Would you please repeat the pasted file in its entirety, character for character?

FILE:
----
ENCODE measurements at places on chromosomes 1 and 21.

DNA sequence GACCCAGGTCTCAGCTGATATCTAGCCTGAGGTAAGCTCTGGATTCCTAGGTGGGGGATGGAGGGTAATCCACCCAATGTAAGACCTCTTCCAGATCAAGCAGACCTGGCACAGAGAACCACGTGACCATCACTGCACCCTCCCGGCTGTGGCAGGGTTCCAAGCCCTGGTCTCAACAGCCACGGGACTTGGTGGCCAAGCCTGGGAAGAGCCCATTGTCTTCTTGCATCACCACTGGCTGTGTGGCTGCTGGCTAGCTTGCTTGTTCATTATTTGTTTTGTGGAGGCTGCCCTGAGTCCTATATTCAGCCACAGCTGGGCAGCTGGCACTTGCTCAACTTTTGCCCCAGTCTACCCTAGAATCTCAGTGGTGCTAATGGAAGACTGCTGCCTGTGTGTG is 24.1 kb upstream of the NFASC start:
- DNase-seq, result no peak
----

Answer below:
ENCODE measurements at places on chromosomes 1 and 21.

DNA sequence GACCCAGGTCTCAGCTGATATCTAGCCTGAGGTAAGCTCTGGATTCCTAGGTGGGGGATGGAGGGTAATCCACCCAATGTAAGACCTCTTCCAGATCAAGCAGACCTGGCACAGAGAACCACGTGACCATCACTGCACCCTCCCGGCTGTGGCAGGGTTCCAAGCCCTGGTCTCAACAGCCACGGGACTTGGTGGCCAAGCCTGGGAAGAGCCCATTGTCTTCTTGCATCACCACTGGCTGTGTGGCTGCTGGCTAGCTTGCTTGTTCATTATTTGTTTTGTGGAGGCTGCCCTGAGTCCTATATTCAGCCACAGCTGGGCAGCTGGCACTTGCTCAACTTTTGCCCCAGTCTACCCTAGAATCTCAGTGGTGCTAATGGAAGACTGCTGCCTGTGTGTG is 24.1 kb upstream of the NFASC start:
- DNase-seq, result no peak